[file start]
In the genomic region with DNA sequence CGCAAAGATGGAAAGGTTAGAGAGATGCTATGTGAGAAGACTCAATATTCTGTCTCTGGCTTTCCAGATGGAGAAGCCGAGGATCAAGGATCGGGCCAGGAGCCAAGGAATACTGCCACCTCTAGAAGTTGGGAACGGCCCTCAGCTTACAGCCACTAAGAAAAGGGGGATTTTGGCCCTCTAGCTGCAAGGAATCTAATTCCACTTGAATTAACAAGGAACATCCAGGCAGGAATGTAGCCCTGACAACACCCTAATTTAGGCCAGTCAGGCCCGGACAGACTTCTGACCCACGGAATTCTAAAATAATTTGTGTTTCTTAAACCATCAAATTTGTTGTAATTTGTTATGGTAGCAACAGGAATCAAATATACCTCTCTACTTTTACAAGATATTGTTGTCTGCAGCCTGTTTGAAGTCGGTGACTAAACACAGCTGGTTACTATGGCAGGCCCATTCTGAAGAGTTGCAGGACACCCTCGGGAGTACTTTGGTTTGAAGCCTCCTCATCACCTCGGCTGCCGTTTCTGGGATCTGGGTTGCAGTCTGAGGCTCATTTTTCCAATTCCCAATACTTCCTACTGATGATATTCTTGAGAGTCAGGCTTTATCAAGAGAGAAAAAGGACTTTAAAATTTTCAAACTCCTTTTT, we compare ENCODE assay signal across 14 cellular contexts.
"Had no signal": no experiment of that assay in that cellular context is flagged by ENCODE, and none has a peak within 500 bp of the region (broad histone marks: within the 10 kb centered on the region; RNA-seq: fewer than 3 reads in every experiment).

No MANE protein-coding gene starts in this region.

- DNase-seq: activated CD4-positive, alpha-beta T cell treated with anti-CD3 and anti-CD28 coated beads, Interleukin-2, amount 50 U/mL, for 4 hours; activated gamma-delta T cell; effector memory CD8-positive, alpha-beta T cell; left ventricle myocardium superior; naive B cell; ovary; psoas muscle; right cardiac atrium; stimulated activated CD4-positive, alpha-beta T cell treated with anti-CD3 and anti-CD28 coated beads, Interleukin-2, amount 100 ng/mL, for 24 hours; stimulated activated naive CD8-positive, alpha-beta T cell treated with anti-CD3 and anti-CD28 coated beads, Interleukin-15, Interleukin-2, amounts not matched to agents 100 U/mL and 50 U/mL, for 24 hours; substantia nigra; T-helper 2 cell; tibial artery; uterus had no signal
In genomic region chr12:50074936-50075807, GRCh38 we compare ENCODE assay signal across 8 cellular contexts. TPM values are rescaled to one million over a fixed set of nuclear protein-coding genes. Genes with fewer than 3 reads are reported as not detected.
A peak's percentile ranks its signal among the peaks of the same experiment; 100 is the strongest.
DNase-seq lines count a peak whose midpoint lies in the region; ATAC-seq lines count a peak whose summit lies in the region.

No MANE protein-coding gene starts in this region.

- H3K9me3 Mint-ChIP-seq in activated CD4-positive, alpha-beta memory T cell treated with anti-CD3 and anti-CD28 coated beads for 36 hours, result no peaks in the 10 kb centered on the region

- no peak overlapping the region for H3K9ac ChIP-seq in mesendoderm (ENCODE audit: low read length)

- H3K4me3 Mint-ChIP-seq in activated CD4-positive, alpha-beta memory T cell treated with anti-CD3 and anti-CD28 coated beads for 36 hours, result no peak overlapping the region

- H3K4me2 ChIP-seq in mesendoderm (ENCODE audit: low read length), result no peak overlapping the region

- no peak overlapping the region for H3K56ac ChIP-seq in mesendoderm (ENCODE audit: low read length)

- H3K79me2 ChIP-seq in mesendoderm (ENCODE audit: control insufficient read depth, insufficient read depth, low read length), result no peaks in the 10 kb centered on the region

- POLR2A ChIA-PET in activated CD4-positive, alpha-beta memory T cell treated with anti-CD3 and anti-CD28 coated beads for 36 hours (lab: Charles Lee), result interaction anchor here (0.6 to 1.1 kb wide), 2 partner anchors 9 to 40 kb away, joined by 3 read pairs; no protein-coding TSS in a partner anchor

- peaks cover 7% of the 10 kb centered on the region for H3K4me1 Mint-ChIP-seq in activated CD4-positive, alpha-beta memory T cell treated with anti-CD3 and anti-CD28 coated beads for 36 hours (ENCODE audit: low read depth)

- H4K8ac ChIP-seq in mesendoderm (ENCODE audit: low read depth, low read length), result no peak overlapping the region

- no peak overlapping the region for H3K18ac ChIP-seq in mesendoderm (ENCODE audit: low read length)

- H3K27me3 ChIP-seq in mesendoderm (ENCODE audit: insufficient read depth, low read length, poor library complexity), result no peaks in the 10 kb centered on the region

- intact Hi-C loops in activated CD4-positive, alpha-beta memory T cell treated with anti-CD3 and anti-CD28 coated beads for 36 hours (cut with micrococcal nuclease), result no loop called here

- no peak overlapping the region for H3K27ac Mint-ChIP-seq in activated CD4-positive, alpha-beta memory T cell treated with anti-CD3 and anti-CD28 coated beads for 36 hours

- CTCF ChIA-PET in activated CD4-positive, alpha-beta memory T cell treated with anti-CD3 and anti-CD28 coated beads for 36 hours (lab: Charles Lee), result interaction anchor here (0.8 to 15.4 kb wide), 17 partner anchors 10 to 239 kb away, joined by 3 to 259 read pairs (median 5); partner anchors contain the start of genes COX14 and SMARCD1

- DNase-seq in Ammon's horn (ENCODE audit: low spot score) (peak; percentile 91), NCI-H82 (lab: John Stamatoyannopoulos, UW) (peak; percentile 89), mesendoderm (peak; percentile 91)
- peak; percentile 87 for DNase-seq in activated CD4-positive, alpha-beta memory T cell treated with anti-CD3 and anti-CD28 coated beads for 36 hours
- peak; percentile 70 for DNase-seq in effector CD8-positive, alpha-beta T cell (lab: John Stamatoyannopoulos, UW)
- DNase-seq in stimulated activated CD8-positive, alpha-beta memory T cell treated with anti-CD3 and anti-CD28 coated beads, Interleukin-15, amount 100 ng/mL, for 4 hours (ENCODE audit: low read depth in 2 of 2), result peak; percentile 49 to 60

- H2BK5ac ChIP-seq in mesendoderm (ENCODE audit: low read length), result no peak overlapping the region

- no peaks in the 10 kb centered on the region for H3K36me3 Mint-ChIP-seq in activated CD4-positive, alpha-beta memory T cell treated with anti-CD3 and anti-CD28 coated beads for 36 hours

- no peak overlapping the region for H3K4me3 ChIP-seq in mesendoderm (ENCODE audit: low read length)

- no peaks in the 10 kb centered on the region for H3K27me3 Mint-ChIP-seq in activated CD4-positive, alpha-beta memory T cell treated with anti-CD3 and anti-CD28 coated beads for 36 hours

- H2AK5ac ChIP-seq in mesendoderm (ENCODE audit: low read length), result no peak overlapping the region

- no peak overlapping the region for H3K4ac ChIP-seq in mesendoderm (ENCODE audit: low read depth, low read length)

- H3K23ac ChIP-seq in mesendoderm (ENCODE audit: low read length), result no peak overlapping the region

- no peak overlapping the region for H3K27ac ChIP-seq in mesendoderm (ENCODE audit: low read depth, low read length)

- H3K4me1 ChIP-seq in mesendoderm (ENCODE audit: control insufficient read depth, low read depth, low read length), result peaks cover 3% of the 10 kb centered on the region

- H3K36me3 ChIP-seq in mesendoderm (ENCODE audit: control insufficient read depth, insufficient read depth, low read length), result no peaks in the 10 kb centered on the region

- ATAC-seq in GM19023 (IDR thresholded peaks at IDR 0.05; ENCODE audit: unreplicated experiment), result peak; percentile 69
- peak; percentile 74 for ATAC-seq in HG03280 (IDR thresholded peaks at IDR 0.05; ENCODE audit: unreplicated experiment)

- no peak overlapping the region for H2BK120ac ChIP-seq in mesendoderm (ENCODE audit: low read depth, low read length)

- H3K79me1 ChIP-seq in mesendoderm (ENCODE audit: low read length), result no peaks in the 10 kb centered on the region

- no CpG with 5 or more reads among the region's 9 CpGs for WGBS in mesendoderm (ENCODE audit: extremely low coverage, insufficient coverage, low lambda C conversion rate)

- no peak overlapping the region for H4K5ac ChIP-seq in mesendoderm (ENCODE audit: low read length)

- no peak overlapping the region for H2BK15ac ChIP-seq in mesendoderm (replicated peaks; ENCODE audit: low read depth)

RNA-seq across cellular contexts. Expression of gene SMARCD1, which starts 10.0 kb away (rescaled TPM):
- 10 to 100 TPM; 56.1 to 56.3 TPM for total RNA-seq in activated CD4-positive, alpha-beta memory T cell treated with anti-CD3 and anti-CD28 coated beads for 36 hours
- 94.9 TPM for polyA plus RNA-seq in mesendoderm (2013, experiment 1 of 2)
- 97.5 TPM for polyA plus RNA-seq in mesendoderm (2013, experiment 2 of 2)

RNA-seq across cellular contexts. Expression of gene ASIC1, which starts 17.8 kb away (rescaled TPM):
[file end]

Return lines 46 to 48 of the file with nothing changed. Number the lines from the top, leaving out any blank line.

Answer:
- 94.9 TPM for polyA plus RNA-seq in mesendoderm (2013, experiment 1 of 2)
- 97.5 TPM for polyA plus RNA-seq in mesendoderm (2013, experiment 2 of 2)

RNA-seq across cellular contexts. Expression of gene ASIC1, which starts 17.8 kb away (rescaled TPM):